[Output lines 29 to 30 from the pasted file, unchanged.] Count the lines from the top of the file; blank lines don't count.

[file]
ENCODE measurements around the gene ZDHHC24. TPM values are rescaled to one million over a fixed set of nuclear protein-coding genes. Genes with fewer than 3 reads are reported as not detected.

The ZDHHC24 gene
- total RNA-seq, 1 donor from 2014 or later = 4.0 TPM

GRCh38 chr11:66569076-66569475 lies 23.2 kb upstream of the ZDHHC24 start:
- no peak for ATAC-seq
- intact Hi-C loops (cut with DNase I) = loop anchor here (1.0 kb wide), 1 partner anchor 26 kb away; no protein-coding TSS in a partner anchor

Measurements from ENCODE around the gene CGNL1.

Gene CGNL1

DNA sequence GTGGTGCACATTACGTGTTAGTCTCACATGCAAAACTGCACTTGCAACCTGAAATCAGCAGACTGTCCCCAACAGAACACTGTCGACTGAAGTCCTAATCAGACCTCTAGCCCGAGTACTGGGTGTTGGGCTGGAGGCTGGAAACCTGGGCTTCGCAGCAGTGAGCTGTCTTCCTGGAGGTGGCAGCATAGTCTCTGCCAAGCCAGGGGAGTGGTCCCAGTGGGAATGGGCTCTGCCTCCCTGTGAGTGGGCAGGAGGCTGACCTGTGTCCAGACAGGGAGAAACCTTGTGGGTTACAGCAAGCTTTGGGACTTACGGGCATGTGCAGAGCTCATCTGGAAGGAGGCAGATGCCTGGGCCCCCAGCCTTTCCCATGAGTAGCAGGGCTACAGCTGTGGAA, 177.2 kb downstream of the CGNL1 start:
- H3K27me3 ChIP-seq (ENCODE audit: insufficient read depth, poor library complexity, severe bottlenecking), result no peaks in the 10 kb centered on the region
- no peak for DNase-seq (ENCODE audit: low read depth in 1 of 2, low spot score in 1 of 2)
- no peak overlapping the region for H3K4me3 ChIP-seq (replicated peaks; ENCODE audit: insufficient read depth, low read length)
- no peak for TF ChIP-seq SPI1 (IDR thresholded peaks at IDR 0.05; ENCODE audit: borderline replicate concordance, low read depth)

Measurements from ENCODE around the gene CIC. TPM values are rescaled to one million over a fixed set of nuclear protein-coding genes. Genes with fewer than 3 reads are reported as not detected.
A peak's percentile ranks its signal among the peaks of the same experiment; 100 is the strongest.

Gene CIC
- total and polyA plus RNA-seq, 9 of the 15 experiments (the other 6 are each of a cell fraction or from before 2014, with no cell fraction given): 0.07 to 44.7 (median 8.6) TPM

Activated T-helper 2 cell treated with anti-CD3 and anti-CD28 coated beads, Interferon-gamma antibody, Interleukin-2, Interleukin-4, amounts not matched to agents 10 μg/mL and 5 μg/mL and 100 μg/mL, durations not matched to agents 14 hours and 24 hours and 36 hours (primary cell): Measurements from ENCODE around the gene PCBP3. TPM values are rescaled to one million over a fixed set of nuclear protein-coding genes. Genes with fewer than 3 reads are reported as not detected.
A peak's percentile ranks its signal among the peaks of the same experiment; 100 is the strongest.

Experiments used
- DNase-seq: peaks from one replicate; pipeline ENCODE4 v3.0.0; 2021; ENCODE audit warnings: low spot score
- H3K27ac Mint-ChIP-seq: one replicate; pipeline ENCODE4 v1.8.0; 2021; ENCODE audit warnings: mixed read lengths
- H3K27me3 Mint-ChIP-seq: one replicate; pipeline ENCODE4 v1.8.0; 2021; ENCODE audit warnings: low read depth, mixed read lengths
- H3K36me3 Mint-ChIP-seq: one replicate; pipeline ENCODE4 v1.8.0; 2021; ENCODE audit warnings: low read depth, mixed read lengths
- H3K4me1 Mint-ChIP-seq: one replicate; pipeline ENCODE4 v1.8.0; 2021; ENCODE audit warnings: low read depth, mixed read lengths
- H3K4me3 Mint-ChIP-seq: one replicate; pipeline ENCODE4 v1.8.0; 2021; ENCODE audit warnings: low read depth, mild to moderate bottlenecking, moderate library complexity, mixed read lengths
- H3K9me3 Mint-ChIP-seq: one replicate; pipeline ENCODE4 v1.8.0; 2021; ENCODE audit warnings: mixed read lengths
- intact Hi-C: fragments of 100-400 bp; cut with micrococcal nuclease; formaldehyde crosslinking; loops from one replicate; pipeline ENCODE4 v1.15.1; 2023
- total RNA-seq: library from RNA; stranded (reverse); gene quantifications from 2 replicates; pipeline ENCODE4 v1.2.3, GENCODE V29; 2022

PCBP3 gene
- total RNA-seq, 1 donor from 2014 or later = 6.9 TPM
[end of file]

- total RNA-seq: library from RNA; stranded (reverse); gene quantifications from 2 replicates; pipeline ENCODE4 v1.2.3, GENCODE V29; 2022

PCBP3 gene